For the last two weeks (and probably a little bit longer than that), I have been pondering how to begin this blog. It also has not helped that it seems like there's not enough information to post when classes are not in session, but then once classes start, there's never enough time to post. Finally today, two weeks in to the start of classes at Concordia Theological Seminary in Saint Louis, Missouri (or 20% of the way through the academic semester for those who like math), I am beginning my first blog post. So, if it fails, know that I just spent numerous hours in classes with a 10 minute break for lunch and just took a break from 3 1/2 hours of reading. (I hope you can pick up on my sarcasm) :)
When I was first entering college as a music major, I was intrigued with the very essence of practicing music. I spent hours and hours and hours...and hours rehearsing for Luther College's annual "Christmas at Luther" program. All those hours of rehearsing paid off rather quickly in the numerous performances. I could have performed that set 20,000 times and still received chills when certain chords or words were sung. It was an "awe" experience. It is certainly one of the things I enjoy the most about performing music and composing it. When the chords and the lyrics mesh up just right, it would be odd for a human being not to have a near "out-of-body experience." However, as I earlier mentioned, achieving this musical "Garden of Eden Moment" takes nothing short of long hours of rehearsal and a miracle!
My reasoning for my long introduction to music has to do with a new "feeling" here at the seminary. I'm still not sure how I would describe it. It is a moment when your heart leaps up to your throat and you feel so excited and so at peace and so joyful that you don't know what to do. In my mind, this beats the musical experience by a long shot. Why? God is directly connected with it.
My first few weeks at seminary have been the exact OPPOSITE of a cake walk. There has been more craziness in schedules, in finances, and in life in general than I have ever experienced in my life. But I am excited. In my classes and in my devotional time (both private and with others), it has become greatly apparent how much significance can be placed in the fact that God is in control. He is the Creator. He was there before any other existence, and he is GOD! It is much easier to go through life living in that simple knowledge. When God becomes God, there is a realization that there is simply nothing that we have power over as sinful creatures. There is also nothing that we have power to do to make us better, but we can rest in the hands of God. The only God, and the one who is in charge of it all--working as he wills.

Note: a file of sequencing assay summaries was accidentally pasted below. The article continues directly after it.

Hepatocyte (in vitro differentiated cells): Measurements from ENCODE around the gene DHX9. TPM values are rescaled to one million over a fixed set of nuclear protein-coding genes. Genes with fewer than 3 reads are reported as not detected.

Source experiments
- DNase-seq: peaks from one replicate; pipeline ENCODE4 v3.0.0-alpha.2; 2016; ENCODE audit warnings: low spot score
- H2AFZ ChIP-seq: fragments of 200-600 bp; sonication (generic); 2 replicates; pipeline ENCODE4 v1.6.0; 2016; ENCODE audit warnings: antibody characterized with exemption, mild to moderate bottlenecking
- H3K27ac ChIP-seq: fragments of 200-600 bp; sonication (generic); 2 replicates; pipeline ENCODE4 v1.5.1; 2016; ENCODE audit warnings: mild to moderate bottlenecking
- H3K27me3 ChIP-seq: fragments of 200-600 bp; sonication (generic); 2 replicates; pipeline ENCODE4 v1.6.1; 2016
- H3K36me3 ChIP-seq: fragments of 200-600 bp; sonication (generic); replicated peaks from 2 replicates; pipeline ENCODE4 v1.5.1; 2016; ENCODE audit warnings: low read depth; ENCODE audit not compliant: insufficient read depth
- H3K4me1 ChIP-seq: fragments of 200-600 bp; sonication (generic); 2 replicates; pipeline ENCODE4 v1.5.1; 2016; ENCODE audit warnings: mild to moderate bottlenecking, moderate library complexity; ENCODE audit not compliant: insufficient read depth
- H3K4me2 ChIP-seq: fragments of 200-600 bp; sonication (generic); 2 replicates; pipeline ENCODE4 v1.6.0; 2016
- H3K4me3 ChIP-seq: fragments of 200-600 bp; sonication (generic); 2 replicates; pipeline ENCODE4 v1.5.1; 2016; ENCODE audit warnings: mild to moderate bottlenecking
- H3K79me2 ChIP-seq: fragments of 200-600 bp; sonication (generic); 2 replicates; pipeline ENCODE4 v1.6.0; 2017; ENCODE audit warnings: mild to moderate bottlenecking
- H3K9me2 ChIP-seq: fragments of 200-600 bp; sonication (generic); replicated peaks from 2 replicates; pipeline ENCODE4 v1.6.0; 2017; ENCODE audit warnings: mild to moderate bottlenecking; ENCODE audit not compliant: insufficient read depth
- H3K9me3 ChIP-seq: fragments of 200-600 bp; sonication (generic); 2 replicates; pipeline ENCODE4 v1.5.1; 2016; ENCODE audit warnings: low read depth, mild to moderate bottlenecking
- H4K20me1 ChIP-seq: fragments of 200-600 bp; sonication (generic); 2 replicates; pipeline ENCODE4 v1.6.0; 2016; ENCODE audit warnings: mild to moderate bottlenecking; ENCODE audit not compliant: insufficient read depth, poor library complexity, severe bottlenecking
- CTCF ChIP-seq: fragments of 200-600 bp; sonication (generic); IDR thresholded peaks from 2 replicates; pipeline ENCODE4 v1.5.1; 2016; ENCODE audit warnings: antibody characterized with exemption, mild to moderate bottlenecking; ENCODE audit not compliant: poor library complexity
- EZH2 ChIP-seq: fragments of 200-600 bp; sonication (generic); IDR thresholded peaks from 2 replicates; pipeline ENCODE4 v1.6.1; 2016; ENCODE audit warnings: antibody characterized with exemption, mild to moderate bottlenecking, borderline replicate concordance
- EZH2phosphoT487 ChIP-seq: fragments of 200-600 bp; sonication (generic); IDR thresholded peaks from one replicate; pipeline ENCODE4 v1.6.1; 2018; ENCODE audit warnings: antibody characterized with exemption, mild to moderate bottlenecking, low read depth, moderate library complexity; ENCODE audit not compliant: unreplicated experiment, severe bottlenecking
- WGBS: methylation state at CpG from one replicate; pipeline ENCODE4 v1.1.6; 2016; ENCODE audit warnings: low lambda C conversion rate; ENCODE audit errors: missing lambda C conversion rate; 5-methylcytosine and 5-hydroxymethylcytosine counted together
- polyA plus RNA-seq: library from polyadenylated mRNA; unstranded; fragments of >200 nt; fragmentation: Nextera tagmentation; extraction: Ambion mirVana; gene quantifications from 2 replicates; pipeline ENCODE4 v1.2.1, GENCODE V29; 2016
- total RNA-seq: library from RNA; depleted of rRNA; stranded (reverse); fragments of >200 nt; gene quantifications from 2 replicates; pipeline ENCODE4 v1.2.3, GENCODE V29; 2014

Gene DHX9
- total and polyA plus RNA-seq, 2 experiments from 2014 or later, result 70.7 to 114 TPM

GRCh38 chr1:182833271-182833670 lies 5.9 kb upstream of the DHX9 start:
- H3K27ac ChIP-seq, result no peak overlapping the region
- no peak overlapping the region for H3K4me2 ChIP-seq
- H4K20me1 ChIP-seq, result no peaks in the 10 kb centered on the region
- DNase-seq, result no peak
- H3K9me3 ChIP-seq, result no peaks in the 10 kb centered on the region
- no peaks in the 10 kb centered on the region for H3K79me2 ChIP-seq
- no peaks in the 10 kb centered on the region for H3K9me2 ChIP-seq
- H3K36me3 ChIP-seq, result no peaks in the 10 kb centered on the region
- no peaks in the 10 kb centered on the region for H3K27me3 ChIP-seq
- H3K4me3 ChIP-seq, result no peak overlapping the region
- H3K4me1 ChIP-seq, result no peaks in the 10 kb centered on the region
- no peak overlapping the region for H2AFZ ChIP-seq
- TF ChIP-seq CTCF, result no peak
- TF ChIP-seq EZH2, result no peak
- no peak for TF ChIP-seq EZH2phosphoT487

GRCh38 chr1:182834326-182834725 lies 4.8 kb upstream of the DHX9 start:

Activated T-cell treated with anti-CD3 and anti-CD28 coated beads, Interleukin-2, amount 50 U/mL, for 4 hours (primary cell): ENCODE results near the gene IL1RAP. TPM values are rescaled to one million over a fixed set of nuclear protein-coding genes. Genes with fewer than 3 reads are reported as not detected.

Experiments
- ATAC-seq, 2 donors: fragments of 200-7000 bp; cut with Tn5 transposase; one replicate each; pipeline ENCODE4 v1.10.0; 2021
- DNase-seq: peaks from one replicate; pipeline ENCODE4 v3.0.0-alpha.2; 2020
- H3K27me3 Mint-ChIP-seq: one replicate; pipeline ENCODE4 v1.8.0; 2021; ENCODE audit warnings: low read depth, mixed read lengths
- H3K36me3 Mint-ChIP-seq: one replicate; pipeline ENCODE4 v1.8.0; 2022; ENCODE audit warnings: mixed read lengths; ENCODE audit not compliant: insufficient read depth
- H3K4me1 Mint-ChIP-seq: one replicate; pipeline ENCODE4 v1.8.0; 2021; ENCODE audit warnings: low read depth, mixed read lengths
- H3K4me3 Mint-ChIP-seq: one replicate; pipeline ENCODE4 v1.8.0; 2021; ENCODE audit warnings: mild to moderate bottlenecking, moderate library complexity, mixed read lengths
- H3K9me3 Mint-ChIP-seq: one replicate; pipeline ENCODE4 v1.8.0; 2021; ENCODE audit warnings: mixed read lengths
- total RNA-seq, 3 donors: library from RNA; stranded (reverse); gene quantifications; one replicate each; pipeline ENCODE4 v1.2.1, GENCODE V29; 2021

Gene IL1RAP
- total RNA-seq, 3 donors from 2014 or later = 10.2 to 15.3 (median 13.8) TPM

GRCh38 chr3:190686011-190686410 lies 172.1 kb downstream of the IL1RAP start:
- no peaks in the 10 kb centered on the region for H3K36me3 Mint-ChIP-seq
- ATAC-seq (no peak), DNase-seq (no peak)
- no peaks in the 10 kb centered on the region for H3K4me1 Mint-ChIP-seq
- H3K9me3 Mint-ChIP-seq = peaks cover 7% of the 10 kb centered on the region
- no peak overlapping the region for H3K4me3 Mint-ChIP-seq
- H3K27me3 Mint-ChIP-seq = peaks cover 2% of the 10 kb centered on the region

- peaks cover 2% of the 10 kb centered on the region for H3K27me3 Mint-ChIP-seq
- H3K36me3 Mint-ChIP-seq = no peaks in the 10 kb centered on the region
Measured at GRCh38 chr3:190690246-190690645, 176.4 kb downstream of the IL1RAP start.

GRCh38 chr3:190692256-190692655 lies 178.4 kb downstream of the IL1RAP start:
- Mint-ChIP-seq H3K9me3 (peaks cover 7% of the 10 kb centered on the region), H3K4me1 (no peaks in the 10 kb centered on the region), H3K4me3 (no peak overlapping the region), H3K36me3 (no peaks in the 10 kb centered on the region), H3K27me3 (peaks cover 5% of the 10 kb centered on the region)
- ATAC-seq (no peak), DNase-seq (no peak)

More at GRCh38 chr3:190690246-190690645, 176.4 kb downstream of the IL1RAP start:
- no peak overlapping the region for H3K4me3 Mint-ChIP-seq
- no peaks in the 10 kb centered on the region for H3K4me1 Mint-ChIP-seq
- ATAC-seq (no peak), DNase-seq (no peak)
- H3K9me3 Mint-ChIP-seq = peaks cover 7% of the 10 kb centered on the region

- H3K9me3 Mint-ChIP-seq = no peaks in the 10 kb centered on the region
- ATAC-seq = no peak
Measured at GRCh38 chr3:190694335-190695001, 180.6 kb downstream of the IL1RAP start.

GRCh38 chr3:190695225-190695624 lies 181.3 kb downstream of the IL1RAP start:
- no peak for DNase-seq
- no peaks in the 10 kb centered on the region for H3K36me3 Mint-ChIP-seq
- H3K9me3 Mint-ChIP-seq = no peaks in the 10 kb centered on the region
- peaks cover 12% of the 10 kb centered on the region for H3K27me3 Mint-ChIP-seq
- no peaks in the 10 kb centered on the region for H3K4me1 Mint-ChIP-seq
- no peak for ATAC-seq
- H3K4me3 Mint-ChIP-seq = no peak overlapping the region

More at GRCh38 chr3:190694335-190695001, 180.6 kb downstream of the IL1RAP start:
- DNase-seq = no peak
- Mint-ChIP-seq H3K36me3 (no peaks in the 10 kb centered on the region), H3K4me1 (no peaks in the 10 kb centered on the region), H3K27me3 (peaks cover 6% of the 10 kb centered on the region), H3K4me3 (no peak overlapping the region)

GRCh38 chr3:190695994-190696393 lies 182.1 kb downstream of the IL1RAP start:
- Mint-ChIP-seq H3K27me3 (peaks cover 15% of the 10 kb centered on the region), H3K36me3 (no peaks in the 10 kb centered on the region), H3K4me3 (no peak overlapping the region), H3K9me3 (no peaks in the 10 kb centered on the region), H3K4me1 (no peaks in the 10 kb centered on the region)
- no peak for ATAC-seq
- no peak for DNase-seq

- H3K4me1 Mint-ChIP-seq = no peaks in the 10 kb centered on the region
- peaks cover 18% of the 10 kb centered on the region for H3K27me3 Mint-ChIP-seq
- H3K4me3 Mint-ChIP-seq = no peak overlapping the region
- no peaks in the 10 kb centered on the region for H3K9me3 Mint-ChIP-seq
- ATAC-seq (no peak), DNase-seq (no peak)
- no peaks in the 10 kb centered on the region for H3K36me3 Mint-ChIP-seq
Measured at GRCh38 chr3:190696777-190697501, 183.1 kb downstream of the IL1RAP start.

The word's of the prophet Isaiah have been with me all this week:
Have you not known? Have you not heard?
The Lord is the everlasting God,
the Creator of the ends of the earth.
He does not faint or grow weary;
his understanding is unsearchable,
and to him who has no might he increases strength.
Even youths shall faint and be weary,
and young men shall fall exhausted;
but they who wait for the Lord shall renew their strength;
they shall mount up with wings like eagles;
they shall run and not be weary; they shall walk and not faint. - Isaiah 40:28-31
With those words, I note that I received an email in my inbox today. I pulled up the email from my home church back in Colorado and my pastor had signed the email the way he always has, with the words: God is good!
God is truly in charge and even though it may not always seem like it to us, his way is truly good.
I cannot thank everyone enough who has been praying for my wife and I, and also those who have been financially helping support us in the cost of seminary. God's blessings!